By Melissa Fossum
By Lauren Wise
By New Times
By Amanda Savage
By Jason P. Woodbury
By Troy Farah
By New Times
Atmosphere, the duo of Sean Daley (a.k.a. Slug) and Anthony Davis (a.k.a. Ant) has been a commanding force in indie hip-hop since the group formed in 1989. Not only did the two help found Minneapolis-based Rhymesayers Entertainment, but their 2003 release, Seven's Travels, co-released by punk-minded label Epitaph, helped expose alternative audiences to the likes of left-brained hip-hop.
Some critics termed Atmosphere "emo-rap," due to the highly personal nature of Slug's lyrics, viewed by many at the time as a way independent rap distanced itself from the "bling and bitches" posturing of mainstream hip-hop. These days? Slug finds the restrictions of realism stifling.
"I think this 'keep it real' mentality that we've worked so hard [to create] has become a cliché," Slug says. "It's beyond cliché. We don't want to allow our rappers to be griots, to be storytellers. It doesn't make any sense to me. You really think that rappers kill people? You really think that Slick Rick got gang-raped in prison? These are just fucking songs, man — everyone is just writing songs. Any other genre of music, and they will allow for these singers to be storytellers."
The Family Sign, released by Rhymesayers earlier this year, shows signs of Slug pushing away from a "keep it real" mentality while embracing a sonically live aesthetic, buttressed by subtle keys and jazzy guitar. The record features more straightforward narratives, like "My Notes" and "Millennium Dodo," but songs like "The Last to Say" and 'Bad Bad Daddy' showcase Slug layering his stories in strong, almost grotesque metaphorical layers.
But many missed the point.
"[In] the initial reviews, I noticed that a lot of people were taking the "Bad Bad Daddy" song literal, as if it was about a bad parent, a guy who's got a bunch of kids and is a shitty dad, and he takes them to the bar," Slug says. "Really, the song is about all the indie rappers that have come out of my balls. And 'taking them to the bars' was me taking them on tour and trying to be the 'parental elder statesman role,' with all these rappers, who are basically little Mini-Mes.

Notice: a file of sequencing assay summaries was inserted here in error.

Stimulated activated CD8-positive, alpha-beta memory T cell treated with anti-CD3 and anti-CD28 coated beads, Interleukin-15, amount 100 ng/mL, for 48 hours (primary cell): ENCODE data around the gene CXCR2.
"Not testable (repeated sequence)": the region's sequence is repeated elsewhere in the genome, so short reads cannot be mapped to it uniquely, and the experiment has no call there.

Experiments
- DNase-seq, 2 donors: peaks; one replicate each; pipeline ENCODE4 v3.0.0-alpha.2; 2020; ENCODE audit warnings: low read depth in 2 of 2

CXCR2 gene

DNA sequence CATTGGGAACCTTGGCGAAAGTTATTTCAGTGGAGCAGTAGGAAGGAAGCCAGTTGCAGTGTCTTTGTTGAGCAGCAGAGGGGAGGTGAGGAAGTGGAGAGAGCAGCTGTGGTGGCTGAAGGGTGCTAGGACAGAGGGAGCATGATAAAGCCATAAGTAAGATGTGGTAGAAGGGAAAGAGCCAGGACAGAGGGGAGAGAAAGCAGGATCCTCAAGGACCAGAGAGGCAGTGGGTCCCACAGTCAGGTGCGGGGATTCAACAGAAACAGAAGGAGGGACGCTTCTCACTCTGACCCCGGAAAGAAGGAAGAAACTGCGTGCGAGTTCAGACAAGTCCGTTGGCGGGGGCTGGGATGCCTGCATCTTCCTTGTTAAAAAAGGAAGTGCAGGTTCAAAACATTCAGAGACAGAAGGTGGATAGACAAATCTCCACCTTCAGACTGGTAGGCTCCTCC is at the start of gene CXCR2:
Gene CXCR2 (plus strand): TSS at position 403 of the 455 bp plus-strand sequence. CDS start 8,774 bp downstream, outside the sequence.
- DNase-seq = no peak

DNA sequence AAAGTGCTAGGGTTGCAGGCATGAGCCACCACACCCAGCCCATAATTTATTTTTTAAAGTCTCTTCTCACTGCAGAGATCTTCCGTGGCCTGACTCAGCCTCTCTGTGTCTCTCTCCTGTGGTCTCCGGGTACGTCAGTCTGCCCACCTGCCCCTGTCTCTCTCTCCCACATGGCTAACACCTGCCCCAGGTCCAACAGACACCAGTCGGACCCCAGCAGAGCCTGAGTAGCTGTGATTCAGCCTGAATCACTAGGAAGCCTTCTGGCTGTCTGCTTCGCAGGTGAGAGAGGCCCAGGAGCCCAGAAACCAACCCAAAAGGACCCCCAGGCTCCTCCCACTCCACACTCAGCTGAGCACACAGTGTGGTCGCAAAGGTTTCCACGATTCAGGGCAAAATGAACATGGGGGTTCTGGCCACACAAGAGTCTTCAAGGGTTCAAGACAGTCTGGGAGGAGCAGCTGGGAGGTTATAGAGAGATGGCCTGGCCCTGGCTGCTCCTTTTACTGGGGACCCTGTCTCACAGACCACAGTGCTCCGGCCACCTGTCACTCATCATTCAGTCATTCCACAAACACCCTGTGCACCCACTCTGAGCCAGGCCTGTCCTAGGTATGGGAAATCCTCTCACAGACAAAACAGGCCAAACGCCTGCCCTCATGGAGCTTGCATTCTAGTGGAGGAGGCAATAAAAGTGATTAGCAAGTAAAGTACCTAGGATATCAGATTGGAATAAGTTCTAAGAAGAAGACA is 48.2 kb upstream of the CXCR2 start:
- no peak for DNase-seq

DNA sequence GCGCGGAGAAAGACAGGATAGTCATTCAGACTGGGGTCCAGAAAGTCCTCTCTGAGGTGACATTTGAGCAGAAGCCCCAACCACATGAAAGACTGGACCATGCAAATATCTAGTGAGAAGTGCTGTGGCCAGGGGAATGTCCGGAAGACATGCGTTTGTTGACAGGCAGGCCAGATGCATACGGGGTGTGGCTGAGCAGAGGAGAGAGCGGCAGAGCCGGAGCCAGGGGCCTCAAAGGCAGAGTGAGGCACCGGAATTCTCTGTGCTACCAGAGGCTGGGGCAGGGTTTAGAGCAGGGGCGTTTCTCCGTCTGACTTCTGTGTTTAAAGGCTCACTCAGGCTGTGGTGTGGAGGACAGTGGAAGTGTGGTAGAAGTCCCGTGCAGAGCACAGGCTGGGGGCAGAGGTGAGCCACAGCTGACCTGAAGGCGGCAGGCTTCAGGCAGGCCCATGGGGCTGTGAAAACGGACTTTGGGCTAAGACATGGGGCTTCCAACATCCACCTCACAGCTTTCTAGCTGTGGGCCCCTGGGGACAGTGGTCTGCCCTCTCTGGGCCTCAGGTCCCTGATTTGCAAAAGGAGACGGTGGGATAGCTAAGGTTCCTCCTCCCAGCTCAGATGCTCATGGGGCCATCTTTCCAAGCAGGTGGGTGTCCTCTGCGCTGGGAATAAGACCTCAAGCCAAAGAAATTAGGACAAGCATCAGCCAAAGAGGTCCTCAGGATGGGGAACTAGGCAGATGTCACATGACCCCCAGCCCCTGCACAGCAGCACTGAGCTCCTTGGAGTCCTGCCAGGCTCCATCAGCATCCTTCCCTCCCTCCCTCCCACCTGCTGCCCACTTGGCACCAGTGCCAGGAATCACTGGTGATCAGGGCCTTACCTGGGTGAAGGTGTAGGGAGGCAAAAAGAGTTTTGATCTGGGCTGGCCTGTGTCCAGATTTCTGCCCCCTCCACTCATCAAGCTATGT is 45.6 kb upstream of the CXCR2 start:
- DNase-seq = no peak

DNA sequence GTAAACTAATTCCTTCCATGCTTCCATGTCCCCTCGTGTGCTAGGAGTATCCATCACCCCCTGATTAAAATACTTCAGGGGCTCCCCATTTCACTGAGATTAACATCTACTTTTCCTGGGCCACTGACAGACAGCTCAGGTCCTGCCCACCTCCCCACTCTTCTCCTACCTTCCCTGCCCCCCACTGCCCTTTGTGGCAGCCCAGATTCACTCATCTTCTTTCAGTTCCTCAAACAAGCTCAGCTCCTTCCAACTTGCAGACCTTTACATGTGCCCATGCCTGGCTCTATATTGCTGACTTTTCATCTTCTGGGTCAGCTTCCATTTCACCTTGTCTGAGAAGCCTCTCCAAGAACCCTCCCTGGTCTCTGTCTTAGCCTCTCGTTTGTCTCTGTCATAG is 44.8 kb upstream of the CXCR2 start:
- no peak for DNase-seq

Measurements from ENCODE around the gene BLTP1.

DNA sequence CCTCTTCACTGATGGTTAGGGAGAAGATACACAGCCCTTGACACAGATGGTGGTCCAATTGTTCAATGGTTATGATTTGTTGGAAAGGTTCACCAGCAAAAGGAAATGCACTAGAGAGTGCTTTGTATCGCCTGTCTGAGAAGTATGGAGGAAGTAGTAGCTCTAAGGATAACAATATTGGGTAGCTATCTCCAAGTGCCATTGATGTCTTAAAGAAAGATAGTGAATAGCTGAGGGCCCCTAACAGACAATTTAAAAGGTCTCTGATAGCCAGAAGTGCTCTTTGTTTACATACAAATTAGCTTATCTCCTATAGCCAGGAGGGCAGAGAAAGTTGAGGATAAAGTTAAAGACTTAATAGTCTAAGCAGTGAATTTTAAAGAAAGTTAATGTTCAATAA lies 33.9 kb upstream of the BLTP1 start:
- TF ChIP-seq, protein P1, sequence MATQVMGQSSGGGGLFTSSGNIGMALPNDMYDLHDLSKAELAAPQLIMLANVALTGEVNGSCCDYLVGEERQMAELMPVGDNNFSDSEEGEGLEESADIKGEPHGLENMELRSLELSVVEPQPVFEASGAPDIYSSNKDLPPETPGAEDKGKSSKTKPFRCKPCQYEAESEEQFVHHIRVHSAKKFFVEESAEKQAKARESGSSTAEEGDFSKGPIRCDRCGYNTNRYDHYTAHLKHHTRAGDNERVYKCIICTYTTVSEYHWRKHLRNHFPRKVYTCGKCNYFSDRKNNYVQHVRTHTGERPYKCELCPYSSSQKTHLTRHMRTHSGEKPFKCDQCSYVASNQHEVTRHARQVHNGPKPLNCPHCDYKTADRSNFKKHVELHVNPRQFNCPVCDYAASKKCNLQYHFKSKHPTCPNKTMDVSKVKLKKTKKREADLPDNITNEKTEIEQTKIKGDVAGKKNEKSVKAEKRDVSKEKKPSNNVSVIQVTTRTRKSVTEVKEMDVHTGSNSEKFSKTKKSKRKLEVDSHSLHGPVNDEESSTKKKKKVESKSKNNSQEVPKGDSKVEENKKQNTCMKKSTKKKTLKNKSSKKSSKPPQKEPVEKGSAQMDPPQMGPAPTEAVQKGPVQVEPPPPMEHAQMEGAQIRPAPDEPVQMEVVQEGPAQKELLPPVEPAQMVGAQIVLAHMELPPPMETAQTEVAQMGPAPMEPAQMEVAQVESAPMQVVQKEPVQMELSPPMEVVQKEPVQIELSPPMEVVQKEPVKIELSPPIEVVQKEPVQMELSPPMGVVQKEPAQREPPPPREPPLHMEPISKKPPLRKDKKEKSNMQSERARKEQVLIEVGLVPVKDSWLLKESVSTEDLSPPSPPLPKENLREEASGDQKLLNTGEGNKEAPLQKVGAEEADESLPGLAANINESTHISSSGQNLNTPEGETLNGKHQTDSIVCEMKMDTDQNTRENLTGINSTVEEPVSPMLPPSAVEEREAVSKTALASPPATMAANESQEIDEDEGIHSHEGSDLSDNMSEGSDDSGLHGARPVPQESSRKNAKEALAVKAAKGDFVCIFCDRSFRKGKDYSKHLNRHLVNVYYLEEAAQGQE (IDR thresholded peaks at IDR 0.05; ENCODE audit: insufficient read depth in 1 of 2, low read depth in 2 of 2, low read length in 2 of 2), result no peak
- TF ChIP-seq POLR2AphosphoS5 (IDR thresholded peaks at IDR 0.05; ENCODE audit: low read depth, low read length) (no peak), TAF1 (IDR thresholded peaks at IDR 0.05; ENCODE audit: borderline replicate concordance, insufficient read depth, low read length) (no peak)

"It was kind of a shit-talking song, a tongue-in-cheek, boasting and bragging song that I wanted to use a metaphor for because I don't know if I'm allowed to make 'boast and brag raps' anymore. I always try to shield the shit inside of a certain story or something. I feel bad; it was almost, like, people were looking into it trying to figure out 'why the fuck would he make this song,' and they missed the whole joke."
Slug says that his records have always been made up of stories, though he admits his personal life does inform his work. (Check out "She's Enough," from The Family Sign, which features impossibly sweet lines like "She's my lady, case closed / She want a baby so I gave her one of those / Belly getting big, look at the tits grow.") But things are rarely as literal as they seem.
"I've got all these songs about being wasted in bars and chasing after girls and this and that," Slug says. "If I really lived like that, I would have died from whiskey poisoning or I would have herpes. We tell these stories to illustrate a bigger point."
For Slug, the trick is managing to figure out multiple meanings for a song in an effort to create something that varying listeners can relate to.
"I know I need to have a few different interpretations before I even get into it," Slug says. "I have to know where I stand with the fucking song, because I know there is some 19-year-old liberal arts student that's going to fucking grill me about it."